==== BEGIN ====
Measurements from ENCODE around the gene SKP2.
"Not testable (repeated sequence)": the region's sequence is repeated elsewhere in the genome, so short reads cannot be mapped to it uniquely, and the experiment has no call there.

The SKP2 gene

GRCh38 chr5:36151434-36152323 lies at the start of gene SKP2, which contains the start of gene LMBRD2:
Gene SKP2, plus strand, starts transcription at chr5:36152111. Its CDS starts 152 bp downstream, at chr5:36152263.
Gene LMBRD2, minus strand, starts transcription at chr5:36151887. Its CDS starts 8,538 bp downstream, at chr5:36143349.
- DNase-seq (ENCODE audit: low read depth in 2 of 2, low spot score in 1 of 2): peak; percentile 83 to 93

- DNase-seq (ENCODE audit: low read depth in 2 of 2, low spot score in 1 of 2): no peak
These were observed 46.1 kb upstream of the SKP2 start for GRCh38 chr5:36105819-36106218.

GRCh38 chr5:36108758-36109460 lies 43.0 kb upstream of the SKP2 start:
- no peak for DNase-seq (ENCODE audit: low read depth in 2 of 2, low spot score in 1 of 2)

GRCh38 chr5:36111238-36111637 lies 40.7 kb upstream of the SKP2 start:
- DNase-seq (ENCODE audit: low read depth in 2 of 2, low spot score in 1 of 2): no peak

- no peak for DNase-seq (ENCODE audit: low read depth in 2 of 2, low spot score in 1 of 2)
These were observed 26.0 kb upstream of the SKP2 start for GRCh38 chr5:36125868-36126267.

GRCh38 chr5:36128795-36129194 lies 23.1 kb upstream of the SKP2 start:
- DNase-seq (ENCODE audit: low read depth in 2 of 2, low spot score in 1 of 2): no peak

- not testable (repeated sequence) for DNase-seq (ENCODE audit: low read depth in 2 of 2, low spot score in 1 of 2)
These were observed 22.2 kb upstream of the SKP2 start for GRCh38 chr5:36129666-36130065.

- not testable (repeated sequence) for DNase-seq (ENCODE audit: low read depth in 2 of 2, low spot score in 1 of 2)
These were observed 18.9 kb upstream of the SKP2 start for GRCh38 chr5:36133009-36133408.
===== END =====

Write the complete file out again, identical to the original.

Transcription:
Measurements from ENCODE around the gene SKP2.
"Not testable (repeated sequence)": the region's sequence is repeated elsewhere in the genome, so short reads cannot be mapped to it uniquely, and the experiment has no call there.

The SKP2 gene

GRCh38 chr5:36151434-36152323 lies at the start of gene SKP2, which contains the start of gene LMBRD2:
Gene SKP2, plus strand, starts transcription at chr5:36152111. Its CDS starts 152 bp downstream, at chr5:36152263.
Gene LMBRD2, minus strand, starts transcription at chr5:36151887. Its CDS starts 8,538 bp downstream, at chr5:36143349.
- DNase-seq (ENCODE audit: low read depth in 2 of 2, low spot score in 1 of 2): peak; percentile 83 to 93

- DNase-seq (ENCODE audit: low read depth in 2 of 2, low spot score in 1 of 2): no peak
These were observed 46.1 kb upstream of the SKP2 start for GRCh38 chr5:36105819-36106218.

GRCh38 chr5:36108758-36109460 lies 43.0 kb upstream of the SKP2 start:
- no peak for DNase-seq (ENCODE audit: low read depth in 2 of 2, low spot score in 1 of 2)

GRCh38 chr5:36111238-36111637 lies 40.7 kb upstream of the SKP2 start:
- DNase-seq (ENCODE audit: low read depth in 2 of 2, low spot score in 1 of 2): no peak

- no peak for DNase-seq (ENCODE audit: low read depth in 2 of 2, low spot score in 1 of 2)
These were observed 26.0 kb upstream of the SKP2 start for GRCh38 chr5:36125868-36126267.

GRCh38 chr5:36128795-36129194 lies 23.1 kb upstream of the SKP2 start:
- DNase-seq (ENCODE audit: low read depth in 2 of 2, low spot score in 1 of 2): no peak

- not testable (repeated sequence) for DNase-seq (ENCODE audit: low read depth in 2 of 2, low spot score in 1 of 2)
These were observed 22.2 kb upstream of the SKP2 start for GRCh38 chr5:36129666-36130065.

- not testable (repeated sequence) for DNase-seq (ENCODE audit: low read depth in 2 of 2, low spot score in 1 of 2)
These were observed 18.9 kb upstream of the SKP2 start for GRCh38 chr5:36133009-36133408.